Thirteen years after he started his NFL career in Minnesota as an undrafted rookie, Shaun Hill has returned to the Vikings as a veteran mentor.
The Vikings finalized a two-year contract Wednesday with Hill, securing their backup for Teddy Bridgewater and bringing the veteran to his original team.
The Vikings also re-signed defensive tackle Tom Johnson and announced agreements on new deals with two of their other unrestricted free agents, offensive lineman Joe Berger and long snapper Cullen Loeffler.
Hill's contract is worth as much as $6.5 million, including $3.2 million guaranteed this season. His hit to the salary cap is $1.5 million less than Matt Cassel's, and the Vikings netted an extra third-day draft pick for him in their trade with Buffalo.
Undrafted out of Maryland in 2002, Hill was a third-stringer for the Vikings until going to San Francisco in 2006. His first of four seasons with the 49ers was under offensive coordinator Norv Turner, now in the same role with Minnesota.
''He stood on the table to get me there. He really played a big part in continuing my career. I obviously learned a lot from him in that one year,'' Hill said.
Hill then moved on to Detroit, where 10 of his 34 career starts came in 2010 after Matthew Stafford was hurt in the opener. Hill had a 335-yard game against Philadelphia the following week, his career high.
After four years with the Lions, Hill landed with St. Louis last season. He started eight games after the injury to Sam Bradford, completing 63.3 percent of his passes for 1,657 yards, eight touchdowns and seven interceptions. He started the opener against the Vikings, going 8 for 13 for 81 yards until getting hurt.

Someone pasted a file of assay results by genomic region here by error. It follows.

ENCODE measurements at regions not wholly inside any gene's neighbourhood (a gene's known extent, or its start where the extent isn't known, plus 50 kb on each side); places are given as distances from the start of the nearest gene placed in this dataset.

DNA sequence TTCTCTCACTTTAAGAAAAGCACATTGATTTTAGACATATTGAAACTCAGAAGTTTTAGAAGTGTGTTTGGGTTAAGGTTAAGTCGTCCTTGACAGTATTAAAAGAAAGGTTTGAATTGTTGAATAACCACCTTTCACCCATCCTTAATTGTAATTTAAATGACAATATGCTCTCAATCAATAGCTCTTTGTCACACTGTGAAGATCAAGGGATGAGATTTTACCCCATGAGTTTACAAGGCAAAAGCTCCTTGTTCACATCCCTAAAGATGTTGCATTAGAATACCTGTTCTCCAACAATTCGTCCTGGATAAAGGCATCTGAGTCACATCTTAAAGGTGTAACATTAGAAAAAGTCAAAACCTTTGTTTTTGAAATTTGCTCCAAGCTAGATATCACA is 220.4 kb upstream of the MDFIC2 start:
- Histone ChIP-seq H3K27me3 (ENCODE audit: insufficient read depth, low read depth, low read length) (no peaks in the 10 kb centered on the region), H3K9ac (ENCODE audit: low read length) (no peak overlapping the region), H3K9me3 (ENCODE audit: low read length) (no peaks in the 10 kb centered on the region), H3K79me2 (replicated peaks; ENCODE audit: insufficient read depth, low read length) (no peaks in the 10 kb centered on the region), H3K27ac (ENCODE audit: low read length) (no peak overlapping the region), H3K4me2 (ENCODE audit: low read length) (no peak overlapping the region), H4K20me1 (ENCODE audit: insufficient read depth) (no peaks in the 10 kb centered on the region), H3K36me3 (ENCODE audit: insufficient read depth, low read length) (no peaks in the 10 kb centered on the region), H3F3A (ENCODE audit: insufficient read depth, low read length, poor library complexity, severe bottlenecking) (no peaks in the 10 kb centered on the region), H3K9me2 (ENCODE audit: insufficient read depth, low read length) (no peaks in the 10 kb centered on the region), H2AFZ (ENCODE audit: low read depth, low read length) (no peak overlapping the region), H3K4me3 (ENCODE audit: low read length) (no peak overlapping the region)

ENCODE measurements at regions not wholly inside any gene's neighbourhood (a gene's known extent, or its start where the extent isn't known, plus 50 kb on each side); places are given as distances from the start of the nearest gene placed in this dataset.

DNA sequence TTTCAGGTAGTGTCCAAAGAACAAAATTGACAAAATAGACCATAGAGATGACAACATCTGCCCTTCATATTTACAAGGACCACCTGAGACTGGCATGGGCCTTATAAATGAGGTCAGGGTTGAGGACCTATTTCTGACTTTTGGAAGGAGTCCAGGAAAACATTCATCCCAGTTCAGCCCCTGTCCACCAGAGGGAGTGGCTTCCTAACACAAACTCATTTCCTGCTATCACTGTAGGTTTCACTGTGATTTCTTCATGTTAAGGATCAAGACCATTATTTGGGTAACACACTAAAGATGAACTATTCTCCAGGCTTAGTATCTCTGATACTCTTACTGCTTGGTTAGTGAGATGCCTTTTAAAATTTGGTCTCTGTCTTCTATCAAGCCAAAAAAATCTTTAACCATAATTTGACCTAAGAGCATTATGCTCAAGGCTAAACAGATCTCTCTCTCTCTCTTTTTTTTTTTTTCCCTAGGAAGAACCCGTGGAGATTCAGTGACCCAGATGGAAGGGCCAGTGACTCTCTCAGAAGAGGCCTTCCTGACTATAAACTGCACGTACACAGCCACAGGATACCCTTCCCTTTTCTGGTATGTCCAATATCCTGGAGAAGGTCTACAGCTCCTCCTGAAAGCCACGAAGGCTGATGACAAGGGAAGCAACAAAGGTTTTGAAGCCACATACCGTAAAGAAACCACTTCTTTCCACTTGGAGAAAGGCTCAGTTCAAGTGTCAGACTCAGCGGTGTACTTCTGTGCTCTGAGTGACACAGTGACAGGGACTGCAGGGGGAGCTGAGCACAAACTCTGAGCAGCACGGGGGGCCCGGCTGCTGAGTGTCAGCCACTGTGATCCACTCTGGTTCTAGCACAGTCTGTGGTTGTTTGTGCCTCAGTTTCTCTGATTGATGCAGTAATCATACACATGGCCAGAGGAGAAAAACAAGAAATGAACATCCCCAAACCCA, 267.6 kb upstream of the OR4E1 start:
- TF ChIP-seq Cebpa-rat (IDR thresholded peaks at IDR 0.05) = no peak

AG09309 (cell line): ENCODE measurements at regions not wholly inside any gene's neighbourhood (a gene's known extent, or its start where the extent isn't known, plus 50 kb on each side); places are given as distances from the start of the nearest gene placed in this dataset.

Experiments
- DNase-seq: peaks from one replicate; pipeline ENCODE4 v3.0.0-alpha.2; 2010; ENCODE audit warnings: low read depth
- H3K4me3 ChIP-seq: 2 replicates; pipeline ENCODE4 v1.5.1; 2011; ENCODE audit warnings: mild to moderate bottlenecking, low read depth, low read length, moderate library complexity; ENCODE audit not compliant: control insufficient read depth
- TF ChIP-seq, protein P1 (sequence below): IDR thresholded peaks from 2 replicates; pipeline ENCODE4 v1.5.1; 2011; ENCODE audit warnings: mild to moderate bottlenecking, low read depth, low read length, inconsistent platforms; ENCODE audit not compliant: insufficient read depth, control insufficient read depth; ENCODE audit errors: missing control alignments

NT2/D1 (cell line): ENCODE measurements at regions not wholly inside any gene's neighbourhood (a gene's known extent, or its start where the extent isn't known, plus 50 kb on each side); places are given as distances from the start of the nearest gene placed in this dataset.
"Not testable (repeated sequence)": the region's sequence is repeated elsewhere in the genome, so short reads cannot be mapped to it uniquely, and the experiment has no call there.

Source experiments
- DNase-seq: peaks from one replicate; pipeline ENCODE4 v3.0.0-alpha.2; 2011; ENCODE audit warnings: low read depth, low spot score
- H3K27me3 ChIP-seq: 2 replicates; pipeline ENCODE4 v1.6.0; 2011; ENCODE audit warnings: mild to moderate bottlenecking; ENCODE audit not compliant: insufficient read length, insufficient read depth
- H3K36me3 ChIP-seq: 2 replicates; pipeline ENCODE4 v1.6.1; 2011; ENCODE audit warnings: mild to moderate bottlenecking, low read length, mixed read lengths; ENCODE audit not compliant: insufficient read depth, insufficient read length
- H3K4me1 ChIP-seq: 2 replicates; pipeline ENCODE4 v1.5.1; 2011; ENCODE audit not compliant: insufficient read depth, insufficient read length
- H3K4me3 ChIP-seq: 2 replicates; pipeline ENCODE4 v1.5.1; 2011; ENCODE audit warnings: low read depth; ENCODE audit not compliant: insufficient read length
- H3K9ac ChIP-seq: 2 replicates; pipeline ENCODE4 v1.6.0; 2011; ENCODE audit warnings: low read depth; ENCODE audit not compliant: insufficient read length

Unlike last year, when Bridgewater was brought along slowly and Cassel was given the job out of training camp, only relinquishing it when he got hurt, there will be no mystery about the starter this time.
''It's better to have our established roles. I understand that. And I'll be able to fit that role for sure,'' said Hill, who credited offensive coordinator Scott Linehan (2002-04) and quarterback Brad Johnson (2005) for his development during his first tenure with the Vikings.
Since then, Hill has helped guide other younger players such as Stafford and Alex Smith. Bridgewater, who has already been in contact with Hill to welcome him, will be the next in line, whether that's film study during the week or strategy on game days.
''Just being another set of eyes on the sidelines for him, being able to tell him what I saw or being able to stick up for him to a coach who might be riding him pretty hard about something,'' Hill said.
''I could say, `Look, I saw the same thing. I would've done the exact same thing.' So there's a lot of aspects to it, and I'm familiar with all of them and really looking forward to working with him.''
Johnson was second on the team with a career-high 6 1/2 sacks, playing on a rotational basis behind starters Sharrif Floyd and Linval Joseph. His three-year contract is worth as much as $7 million, including $3 million guaranteed.
Undrafted out of Southern Mississippi in 2006, Johnson played in the NFL's European developmental league, the Arena Football League and the Canadian Football League before landing with the New Orleans Saints in 2011. He joined the Vikings last season.
Johnson was arrested Oct. 5 outside a Minneapolis restaurant on misdemeanor trespassing, disorderly conduct and obstruction charges his representatives said should be dismissed. The case is scheduled for jury trial starting March 30.
Loeffler has the longest tenure on the team since signing as an undrafted rookie in 2004.
Berger has been a valuable backup at the three interior positions and a special teams contributor since joining the Vikings in 2011. This is the fourth contract he has signed with the club. Last year, he started the last nine games at right guard after the injury to Brandon Fusco. Berger's two-year contract is worth more than $2 million, though only $130,000 was guaranteed.
Based on ages of players on active rosters in the last game of the 2014 season, the Vikings were the third-youngest team in the NFL last year at an average age of 26 years and 66 days, according to STATS research. Jacksonville and St. Louis were the only teams with a younger average.
Though they're all role players and not part of the core, the signings of Hill (35), Loeffler (34), Berger (32) and Johnson (30) won't help that average.
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